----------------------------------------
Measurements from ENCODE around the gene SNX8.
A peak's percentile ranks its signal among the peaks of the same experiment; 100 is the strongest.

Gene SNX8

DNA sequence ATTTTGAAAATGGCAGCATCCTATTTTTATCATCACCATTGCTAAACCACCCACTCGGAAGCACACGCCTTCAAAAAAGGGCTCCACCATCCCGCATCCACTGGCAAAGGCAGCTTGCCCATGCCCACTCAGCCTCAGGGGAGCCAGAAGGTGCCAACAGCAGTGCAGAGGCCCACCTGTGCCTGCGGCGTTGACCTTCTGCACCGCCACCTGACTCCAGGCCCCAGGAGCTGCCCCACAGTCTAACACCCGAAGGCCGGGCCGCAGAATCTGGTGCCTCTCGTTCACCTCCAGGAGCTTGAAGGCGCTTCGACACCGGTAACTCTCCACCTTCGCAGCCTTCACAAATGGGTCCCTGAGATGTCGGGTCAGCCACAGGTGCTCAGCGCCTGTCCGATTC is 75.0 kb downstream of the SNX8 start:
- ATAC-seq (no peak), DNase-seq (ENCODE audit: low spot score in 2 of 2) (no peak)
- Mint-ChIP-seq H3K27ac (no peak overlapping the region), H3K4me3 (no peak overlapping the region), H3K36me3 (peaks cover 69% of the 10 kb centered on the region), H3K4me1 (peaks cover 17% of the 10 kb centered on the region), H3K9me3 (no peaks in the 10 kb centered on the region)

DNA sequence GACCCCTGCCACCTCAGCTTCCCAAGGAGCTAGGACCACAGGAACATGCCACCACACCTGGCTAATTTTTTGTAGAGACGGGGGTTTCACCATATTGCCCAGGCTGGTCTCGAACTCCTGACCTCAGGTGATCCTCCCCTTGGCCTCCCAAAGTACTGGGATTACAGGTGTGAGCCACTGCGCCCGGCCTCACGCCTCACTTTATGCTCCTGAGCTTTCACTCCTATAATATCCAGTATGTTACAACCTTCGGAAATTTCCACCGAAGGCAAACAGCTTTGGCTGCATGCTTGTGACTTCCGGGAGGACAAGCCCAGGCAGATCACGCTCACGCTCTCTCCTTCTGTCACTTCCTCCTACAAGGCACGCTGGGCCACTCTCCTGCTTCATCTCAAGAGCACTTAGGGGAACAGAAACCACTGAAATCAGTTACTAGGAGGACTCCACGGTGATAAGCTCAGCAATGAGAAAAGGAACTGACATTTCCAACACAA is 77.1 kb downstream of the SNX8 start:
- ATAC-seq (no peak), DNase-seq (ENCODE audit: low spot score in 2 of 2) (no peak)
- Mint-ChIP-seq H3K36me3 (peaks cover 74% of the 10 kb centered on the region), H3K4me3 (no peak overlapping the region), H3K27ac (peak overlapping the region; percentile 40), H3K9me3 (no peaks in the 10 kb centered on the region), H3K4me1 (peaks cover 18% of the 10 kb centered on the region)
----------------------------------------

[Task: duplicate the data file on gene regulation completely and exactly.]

Measurements from ENCODE around the gene SNX8.
A peak's percentile ranks its signal among the peaks of the same experiment; 100 is the strongest.

Gene SNX8

DNA sequence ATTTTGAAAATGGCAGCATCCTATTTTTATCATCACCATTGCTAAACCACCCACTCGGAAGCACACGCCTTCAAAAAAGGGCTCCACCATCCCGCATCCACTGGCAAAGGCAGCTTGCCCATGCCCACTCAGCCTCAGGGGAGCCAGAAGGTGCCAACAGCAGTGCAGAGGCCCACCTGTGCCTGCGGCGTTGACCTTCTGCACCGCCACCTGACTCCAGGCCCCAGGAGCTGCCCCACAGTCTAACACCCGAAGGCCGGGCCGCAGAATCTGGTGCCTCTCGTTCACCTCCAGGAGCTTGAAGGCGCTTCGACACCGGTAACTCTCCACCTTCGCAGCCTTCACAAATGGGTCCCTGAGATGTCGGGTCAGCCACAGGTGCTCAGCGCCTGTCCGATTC is 75.0 kb downstream of the SNX8 start:
- ATAC-seq (no peak), DNase-seq (ENCODE audit: low spot score in 2 of 2) (no peak)
- Mint-ChIP-seq H3K27ac (no peak overlapping the region), H3K4me3 (no peak overlapping the region), H3K36me3 (peaks cover 69% of the 10 kb centered on the region), H3K4me1 (peaks cover 17% of the 10 kb centered on the region), H3K9me3 (no peaks in the 10 kb centered on the region)

DNA sequence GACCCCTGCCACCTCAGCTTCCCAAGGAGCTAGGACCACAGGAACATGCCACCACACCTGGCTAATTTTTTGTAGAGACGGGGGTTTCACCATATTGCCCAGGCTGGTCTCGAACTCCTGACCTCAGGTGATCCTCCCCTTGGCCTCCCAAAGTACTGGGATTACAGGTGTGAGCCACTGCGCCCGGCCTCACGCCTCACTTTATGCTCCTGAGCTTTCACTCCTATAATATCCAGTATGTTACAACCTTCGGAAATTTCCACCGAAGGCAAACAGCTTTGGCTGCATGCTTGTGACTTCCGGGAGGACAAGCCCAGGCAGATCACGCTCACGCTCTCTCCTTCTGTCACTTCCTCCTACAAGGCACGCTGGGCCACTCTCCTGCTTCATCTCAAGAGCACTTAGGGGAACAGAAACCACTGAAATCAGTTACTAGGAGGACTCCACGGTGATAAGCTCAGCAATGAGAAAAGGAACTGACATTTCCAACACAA is 77.1 kb downstream of the SNX8 start:
- ATAC-seq (no peak), DNase-seq (ENCODE audit: low spot score in 2 of 2) (no peak)
- Mint-ChIP-seq H3K36me3 (peaks cover 74% of the 10 kb centered on the region), H3K4me3 (no peak overlapping the region), H3K27ac (peak overlapping the region; percentile 40), H3K9me3 (no peaks in the 10 kb centered on the region), H3K4me1 (peaks cover 18% of the 10 kb centered on the region)